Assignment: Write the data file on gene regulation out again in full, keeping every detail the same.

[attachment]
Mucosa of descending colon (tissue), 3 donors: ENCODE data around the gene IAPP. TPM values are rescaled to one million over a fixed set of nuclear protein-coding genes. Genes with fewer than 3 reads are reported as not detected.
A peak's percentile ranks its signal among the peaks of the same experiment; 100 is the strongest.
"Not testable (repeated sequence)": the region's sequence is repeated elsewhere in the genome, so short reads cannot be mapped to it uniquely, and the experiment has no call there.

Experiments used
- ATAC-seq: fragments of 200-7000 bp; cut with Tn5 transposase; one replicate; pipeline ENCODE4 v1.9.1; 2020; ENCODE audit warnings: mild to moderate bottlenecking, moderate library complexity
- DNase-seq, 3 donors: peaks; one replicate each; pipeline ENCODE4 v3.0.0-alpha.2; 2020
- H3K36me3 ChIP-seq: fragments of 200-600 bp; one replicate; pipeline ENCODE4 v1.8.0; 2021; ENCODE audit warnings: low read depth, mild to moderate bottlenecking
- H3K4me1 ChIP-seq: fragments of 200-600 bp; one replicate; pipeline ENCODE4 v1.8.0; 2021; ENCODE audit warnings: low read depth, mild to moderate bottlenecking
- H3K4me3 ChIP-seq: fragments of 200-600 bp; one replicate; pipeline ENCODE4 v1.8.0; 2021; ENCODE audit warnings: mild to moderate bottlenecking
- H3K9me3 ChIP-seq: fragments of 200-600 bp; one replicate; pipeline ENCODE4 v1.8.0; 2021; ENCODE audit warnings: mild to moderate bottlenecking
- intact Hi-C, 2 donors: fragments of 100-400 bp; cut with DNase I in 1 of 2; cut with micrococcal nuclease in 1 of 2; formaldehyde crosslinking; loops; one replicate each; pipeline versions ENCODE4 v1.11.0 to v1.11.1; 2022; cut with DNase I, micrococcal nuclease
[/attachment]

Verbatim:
Mucosa of descending colon (tissue), 3 donors: ENCODE data around the gene IAPP. TPM values are rescaled to one million over a fixed set of nuclear protein-coding genes. Genes with fewer than 3 reads are reported as not detected.
A peak's percentile ranks its signal among the peaks of the same experiment; 100 is the strongest.
"Not testable (repeated sequence)": the region's sequence is repeated elsewhere in the genome, so short reads cannot be mapped to it uniquely, and the experiment has no call there.

Experiments used
- ATAC-seq: fragments of 200-7000 bp; cut with Tn5 transposase; one replicate; pipeline ENCODE4 v1.9.1; 2020; ENCODE audit warnings: mild to moderate bottlenecking, moderate library complexity
- DNase-seq, 3 donors: peaks; one replicate each; pipeline ENCODE4 v3.0.0-alpha.2; 2020
- H3K36me3 ChIP-seq: fragments of 200-600 bp; one replicate; pipeline ENCODE4 v1.8.0; 2021; ENCODE audit warnings: low read depth, mild to moderate bottlenecking
- H3K4me1 ChIP-seq: fragments of 200-600 bp; one replicate; pipeline ENCODE4 v1.8.0; 2021; ENCODE audit warnings: low read depth, mild to moderate bottlenecking
- H3K4me3 ChIP-seq: fragments of 200-600 bp; one replicate; pipeline ENCODE4 v1.8.0; 2021; ENCODE audit warnings: mild to moderate bottlenecking
- H3K9me3 ChIP-seq: fragments of 200-600 bp; one replicate; pipeline ENCODE4 v1.8.0; 2021; ENCODE audit warnings: mild to moderate bottlenecking
- intact Hi-C, 2 donors: fragments of 100-400 bp; cut with DNase I in 1 of 2; cut with micrococcal nuclease in 1 of 2; formaldehyde crosslinking; loops; one replicate each; pipeline versions ENCODE4 v1.11.0 to v1.11.1; 2022; cut with DNase I, micrococcal nuclease